Today, incoming head of the Senate antitrust subcommittee, Sen. Amy Klobuchar (D-MN) introduced the Competition and Antitrust Law Enforcement Reform Act. The contents of the bill seek to make antitrust violations easier to prove in court, but the overall thrust of the legislation reveals a fundamental misunderstanding of what drives innovation and best serves consumers.
Specifically, the legislation shifts the burden to dominant firms for proving mergers would not “create an appreciable risk of materially lessening competition.” This changing of the default from “presumed innocent until proven guilty” to its dead opposite is an erasure of due process that should offend everyone’s sense of justice. It’s the codification of the precautionary principle and the end of the permissionless innovation that has delivered so much benefit to consumers in the tech space.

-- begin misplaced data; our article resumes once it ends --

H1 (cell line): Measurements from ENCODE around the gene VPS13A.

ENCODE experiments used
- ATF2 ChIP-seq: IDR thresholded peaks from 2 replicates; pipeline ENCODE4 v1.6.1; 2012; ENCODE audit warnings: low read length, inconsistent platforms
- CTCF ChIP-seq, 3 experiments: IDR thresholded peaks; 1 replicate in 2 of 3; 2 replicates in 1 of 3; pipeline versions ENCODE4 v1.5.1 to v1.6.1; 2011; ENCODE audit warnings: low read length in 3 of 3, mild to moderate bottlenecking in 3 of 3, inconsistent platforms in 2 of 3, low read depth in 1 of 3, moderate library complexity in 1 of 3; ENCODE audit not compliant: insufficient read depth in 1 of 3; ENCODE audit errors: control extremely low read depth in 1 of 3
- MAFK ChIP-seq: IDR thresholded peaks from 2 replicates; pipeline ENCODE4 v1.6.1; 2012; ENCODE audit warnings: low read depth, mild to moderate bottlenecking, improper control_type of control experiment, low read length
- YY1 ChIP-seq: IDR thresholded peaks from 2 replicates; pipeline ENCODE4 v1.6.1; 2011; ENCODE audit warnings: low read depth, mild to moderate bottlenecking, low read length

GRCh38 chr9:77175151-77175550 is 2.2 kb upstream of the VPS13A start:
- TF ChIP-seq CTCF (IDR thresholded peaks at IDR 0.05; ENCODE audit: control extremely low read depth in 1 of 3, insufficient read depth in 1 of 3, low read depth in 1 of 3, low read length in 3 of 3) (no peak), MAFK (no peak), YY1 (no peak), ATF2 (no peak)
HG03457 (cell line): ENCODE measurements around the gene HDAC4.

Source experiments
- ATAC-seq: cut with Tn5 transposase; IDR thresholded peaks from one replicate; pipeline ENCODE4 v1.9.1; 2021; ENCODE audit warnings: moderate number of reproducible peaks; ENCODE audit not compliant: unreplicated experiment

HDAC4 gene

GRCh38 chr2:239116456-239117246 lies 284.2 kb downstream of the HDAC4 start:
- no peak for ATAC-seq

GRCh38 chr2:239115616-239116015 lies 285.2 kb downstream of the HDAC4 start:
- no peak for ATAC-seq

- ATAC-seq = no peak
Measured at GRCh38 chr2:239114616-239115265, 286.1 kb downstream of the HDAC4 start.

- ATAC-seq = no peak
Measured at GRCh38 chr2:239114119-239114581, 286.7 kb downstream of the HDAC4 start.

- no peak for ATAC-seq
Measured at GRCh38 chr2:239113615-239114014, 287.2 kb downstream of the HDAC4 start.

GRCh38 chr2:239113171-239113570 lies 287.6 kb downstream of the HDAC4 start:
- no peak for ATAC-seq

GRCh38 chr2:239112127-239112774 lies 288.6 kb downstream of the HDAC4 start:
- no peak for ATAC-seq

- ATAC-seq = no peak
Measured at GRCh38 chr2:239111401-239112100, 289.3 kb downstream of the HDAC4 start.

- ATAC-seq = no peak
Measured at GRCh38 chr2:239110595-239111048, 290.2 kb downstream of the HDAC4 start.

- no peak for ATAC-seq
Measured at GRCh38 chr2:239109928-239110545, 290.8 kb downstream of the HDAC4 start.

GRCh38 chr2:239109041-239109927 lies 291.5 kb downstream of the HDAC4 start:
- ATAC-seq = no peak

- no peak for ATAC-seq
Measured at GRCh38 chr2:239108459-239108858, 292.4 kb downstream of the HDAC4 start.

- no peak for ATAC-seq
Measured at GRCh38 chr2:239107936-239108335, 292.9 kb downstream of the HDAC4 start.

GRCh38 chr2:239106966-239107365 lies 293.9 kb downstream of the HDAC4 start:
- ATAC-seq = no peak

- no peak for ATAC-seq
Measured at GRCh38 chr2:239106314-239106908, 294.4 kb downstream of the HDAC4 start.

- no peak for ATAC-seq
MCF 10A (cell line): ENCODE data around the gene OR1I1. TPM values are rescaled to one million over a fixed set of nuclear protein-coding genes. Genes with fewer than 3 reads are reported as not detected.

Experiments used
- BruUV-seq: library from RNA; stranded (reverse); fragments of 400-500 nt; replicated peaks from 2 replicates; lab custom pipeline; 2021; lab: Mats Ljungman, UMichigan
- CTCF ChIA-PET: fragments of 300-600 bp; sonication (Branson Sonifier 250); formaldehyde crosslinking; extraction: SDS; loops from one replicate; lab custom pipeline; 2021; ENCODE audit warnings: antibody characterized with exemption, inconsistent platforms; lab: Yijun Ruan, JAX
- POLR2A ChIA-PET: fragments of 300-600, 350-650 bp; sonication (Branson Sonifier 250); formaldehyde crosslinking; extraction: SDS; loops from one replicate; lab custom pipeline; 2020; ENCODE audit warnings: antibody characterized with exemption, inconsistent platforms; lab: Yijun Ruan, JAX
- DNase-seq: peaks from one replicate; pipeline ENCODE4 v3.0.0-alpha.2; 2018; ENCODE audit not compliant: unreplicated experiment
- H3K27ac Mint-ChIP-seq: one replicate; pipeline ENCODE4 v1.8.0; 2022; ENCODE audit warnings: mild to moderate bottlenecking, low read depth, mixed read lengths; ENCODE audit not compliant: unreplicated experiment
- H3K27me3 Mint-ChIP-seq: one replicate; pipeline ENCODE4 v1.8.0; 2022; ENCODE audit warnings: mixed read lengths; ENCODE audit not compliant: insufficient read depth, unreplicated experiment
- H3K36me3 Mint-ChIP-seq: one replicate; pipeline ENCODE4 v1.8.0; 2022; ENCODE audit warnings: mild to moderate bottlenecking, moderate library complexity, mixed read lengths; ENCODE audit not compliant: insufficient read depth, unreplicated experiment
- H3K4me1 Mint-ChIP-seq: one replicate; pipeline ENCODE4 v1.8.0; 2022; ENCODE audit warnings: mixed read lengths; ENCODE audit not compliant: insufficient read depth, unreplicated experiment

The proposal also relieves claimants of the burden of precisely defining the market in which the alleged anticompetitive behavior occurred. My colleague Ryan Young has written extensively on the challenges of defining markets correctly, but suffice it to say that this legislation is a step in the wrong direction. Additionally, the bill allows civil penalties and increases funding for the Department of Justice and the Federal Trade Commission, the twin antitrust policemen of the federal government.
But all the (taxpayer) money in the world won’t change the fundamental flaw in antitrust law—expecting antitrust officials to be all-knowing about what behavior is or is not pro-competitive. It is individuals in the marketplace who have the expertise and incentive to create goods and services for which consumers will be willing to pay. To varying degrees, bureaucrats lack the specific knowledge and self-interest to judge and predict which decisions will create value for consumers.
In her rollout of the proposed legislation, Sen. Klobuchar said, “Our laws have to be as sophisticated as those that are messing around with competition.” Those who favor markets over government meddling beg to differ. It’s simple, limited rules that allow consumers to benefit from maximum freedom and innovation in even a complex industry.
CEI will have more to say in defending that approach as Sen. Klobuchar holds hearings on her legislation throughout the coming year.